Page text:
What to do, when to do it, how to do it?
These seem to be the most frequently asked questions that I hear from friends and people who want to start running, training or getting fit.
Get in shape through your brain
Personally I found and still find the most important thing is mindset. Firstly, remembering that you are doing it for your own well-being and to challenge yourself to achieve personal goals. The feeling of achieving goals (be it work-orientated or setting a new 5km run personal best) is always a major mental and physical boost.
The next important step is making your training / healthy lifestyle a habit, not a fad!
Committing to a spinning class every Monday evening, which gives you a positive activity to get you through a Monday, and a perfect way to burn off the weekend.
On Tuesday, get some friends or join a running club, and go for a light run.
On Wednesday, take some time off or join a Pilates class.
Thursday, put on those running shoes, and explore your neighbourhood or the forest on foot.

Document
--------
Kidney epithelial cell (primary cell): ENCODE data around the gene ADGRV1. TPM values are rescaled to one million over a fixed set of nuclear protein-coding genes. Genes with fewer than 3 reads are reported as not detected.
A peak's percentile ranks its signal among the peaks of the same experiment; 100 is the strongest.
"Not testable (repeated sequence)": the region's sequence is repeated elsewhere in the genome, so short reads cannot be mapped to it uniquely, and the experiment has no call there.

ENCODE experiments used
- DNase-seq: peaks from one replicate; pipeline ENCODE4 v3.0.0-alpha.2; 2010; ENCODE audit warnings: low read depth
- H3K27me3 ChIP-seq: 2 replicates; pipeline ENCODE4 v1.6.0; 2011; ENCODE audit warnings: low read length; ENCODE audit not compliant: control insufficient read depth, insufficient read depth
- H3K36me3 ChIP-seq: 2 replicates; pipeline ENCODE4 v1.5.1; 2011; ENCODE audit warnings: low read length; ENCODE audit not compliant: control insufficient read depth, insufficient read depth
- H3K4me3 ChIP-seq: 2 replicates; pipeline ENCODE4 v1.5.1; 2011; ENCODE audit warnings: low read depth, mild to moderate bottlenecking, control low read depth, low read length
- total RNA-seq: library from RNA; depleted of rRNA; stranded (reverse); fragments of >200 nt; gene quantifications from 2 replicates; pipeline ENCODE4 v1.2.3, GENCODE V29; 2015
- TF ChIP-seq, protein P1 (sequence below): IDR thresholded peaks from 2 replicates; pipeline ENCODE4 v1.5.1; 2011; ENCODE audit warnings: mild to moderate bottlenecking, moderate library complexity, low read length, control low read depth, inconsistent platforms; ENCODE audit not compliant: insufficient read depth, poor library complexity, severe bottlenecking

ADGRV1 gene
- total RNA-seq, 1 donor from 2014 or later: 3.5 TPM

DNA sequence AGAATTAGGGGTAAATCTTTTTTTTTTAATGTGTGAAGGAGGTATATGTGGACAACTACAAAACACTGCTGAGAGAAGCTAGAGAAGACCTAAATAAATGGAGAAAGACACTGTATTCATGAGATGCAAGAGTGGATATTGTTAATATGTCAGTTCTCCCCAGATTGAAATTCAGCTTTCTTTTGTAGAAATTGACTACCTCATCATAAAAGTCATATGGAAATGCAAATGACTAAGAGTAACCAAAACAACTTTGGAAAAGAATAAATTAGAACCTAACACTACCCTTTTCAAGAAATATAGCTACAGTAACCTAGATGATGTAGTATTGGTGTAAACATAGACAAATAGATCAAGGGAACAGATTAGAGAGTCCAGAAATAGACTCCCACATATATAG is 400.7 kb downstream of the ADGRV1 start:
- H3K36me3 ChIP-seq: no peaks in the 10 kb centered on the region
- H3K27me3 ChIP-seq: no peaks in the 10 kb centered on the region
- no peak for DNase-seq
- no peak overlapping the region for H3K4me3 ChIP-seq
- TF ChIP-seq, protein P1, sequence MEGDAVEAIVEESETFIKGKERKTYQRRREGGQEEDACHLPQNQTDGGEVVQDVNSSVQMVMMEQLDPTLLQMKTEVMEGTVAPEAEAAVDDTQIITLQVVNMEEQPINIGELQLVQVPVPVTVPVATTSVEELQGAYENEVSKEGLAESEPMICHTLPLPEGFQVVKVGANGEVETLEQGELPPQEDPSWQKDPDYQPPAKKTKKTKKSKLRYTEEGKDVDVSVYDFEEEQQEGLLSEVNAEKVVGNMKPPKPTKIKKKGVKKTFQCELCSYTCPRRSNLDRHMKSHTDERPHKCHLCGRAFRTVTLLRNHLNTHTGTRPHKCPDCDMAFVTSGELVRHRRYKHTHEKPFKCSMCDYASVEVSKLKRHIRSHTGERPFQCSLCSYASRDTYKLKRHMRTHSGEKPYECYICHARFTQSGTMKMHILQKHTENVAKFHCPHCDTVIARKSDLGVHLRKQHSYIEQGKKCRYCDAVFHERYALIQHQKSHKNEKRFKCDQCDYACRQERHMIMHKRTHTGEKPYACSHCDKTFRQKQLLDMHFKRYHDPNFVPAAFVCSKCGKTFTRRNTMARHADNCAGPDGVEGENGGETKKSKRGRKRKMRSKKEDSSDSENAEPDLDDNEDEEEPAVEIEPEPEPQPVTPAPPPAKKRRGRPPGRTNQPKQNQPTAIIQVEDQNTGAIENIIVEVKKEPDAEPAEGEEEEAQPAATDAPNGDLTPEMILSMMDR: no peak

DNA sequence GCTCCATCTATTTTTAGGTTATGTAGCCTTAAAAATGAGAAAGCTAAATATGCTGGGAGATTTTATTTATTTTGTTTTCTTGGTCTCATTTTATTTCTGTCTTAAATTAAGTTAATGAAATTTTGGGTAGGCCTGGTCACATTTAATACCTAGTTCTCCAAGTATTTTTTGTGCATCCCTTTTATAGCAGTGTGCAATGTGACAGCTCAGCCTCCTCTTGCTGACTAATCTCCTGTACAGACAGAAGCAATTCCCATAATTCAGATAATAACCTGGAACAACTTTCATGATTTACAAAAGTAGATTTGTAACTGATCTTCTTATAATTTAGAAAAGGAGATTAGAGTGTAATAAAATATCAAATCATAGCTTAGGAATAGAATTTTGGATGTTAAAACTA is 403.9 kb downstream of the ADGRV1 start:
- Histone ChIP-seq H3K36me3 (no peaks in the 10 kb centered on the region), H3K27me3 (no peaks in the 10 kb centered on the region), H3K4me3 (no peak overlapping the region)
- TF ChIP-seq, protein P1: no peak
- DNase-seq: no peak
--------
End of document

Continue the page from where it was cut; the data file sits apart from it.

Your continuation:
When Friday rolls around, kick back and have fun.
Saturday morning, get on your bike or pull on your run shoes, it’s a perfect time to take exploring a step further, and get in some longer distances.
If you are feeling good, why not have a double up, using Sunday morning or afternoon as well?
A fun way to train on the weekend is to plan your route ahead of time, be it a run or cycle. Why not try getting dropped at the start point, then running or cycling to the finish? And why not make the finish point a café or coffee shop… You’ve earned that double latté!
Another great approach to keeping training fresh is to explore. By planning ahead, you allow yourself an opportunity to see places or routes that you have never seen before. That said, there is nothing wrong with revisiting places you know. It gives you a chance to measure your fitness journey and see how much quicker you can do it.
It goes without saying that adding effective stretching after training and warming up will go a long way in preventing injuries. Adding stabilising or strength work twice a week adds extra value in ensuring an injury-free training cycle. This can easily be covered by adding two Pilates classes a week. Classes are always more fun than going through an hour of it on your own. Always try to make your training social, as it helps to increase the enjoyment factor and adds a weight of accountability to your training buddies.
This is all just an example of how you can approach your week’s training. It is by no means a set programme, though, as training is very much a “horses for courses” activity. Looking back though, this is pretty much the programme that got me going, and helped me to keep on track back when I could not even walk 5km without doubling over.
Balancing fitness and friendships